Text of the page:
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I have some issue with a sql query using quotes with variables. (In general I use "bind" so I don't have this kind of problem). Here's the query :

$myquery = mysql_query("SELECT * FROM mytable ORDER BY id ASC WHERE var='".$var."'");

The syntax seems not to be correct, can anybody help ?

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1  
Please, don't concat SQL strings... –  Prinzhorn Oct 24 '12 at 10:20
1  
This approach is usually prone to SQL injection attacks, so it is not really advisable. "Seems not to be correct" means absolutely nothing; are you getting an error? –  lanzz Oct 24 '12 at 10:22
    
@lanzz, sorry not to be precise : in fact the query loads some data that I display on my webpage. But here it fails displaying this data –  Newben Oct 24 '12 at 10:25
2  
Your query does not work because you have swapped the order of ORDER BY and WHERE clauses, not because of the quotes. If you fix the clause order, your query will work (albeit still vulnerable to injection), so there is no point to keep asking how to fix your quotes. –  lanzz Oct 24 '12 at 10:38
    
Ok, thank you very much ! –  Newben Oct 24 '12 at 10:40

3 Answers 3

up vote 2 down vote accepted

well you can try something like this:

$query = sprintf("SELECT * FROM mytable WHERE var='%s' ORDER BY id ASC",mysql_real_escape_string($var));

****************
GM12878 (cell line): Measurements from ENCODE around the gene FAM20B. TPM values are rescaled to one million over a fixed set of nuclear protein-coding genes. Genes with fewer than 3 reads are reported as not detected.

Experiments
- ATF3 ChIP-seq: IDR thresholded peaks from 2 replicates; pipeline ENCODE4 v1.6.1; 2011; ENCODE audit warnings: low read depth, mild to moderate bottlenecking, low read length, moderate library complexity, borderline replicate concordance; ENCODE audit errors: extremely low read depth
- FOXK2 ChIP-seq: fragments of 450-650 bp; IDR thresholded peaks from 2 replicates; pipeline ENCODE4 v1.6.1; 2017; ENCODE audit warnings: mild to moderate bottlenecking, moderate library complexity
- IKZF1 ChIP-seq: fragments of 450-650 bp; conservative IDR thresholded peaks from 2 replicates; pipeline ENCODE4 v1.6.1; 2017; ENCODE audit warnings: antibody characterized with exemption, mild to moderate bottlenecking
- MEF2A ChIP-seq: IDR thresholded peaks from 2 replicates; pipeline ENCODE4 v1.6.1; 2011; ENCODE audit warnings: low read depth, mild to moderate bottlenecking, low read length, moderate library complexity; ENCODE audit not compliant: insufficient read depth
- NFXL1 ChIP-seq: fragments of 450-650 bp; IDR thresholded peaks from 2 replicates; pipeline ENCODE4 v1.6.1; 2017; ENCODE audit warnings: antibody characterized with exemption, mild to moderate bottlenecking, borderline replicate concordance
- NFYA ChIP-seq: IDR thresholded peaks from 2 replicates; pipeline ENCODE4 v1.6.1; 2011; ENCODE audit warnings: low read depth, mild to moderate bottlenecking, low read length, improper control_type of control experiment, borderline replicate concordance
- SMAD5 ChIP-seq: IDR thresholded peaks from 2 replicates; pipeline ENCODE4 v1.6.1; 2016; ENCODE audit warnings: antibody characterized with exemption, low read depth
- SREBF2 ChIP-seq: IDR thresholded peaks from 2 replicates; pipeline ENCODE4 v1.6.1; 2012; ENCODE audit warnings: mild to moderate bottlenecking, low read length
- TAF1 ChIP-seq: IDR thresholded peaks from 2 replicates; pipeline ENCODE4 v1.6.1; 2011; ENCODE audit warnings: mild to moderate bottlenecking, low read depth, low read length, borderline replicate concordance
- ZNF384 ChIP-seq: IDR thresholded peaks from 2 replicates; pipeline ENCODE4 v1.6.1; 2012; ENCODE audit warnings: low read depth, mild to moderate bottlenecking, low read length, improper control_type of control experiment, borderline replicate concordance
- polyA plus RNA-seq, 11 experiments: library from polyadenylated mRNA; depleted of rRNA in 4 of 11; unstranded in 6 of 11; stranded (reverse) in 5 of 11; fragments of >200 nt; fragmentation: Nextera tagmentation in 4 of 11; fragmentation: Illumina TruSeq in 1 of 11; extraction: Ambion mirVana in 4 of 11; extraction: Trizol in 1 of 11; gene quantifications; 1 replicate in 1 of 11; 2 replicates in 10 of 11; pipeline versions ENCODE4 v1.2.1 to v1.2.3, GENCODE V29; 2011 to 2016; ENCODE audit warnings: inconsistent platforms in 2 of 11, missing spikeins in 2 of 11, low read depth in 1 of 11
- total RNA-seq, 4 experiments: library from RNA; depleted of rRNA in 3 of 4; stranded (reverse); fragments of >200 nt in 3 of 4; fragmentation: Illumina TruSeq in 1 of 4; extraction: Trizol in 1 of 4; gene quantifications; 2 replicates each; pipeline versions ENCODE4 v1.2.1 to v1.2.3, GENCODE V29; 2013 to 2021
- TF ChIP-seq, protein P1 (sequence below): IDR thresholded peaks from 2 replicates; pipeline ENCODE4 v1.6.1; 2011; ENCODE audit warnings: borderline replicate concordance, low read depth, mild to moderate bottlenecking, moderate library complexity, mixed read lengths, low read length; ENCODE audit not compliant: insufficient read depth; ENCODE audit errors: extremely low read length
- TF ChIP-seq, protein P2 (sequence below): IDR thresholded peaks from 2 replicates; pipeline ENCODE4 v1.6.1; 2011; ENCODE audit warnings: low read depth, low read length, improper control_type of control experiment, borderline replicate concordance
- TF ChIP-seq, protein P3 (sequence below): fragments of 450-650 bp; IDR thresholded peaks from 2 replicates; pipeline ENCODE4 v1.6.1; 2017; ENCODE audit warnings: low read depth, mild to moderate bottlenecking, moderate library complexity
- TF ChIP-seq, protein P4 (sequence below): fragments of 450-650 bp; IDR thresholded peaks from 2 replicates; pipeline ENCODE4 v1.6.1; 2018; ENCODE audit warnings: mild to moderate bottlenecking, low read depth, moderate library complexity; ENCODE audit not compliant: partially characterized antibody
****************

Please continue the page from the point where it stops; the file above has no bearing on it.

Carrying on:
$result = mysql_query($query) or die("Error:" . mysql_error());

Also note that ORDER BY is at wrong place. It is more readable and you don't need to bother with single qoute concating. Also it is safe for mysql injection. Hope this helps!

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So thank you Alan, it worked just fine ! –  Newben Oct 24 '12 at 10:29
    
lanzz you are right i just forgot to put mysql_real_escape_string($var) tx –  alan978 Oct 24 '12 at 10:33

In general you should use the parameter binding features provided by your DBD (Database Driver for Perl) or other language and driver combination. I gather that you're using PHP (though you should tag your questions accordingly to remove the ambiguity.

Here's a StackOverflow thread on How to bind SQL parameters in PHP (using PDO). Note there are limitations to the PHP PDO::bindParam method as compared to similar features in other languages. So read the linked thread for caveats.

Here's another discussion about Binding Parameters to Statements ... for Perl (but conceptually applicable to other programming languages and their SQL libraries/drivers).

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I know, I always use the bind technique. Here I wondered about that because I am working on a project that uses massively quotes for the sql query, so I wanted to make it clear –  Newben Oct 24 '12 at 10:39

You can use it like

$myquery = mysql_query("SELECT * FROM mytable ORDER BY id ASC WHERE var='$var'");
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Without evidence to the contrary, I assume $var has not been passed through mysql_real_escape_string, so this approach is prone to SQL injection. It also has the wrong ORDER BY/WHERE clause order present in the question, so it is still syntactically invalid. –  lanzz Oct 24 '12 at 10:29
    
The solution of @alan978 worked fine, but your expression doesn't seem to work. But just by curiosity, does it exist some query using quotes, without using sprintf-style usage ? –  Newben Oct 24 '12 at 10:35
    
@lanzz , he is not told about the data, which we can assume, he is assign the value of data directly :P –  Miqdad Ali Oct 24 '12 at 11:37
    
@Newben thats not mysql feature check it here trans4mind.com/personal_development/phpTutorial/quotes.htm –  Miqdad Ali Oct 24 '12 at 11:39

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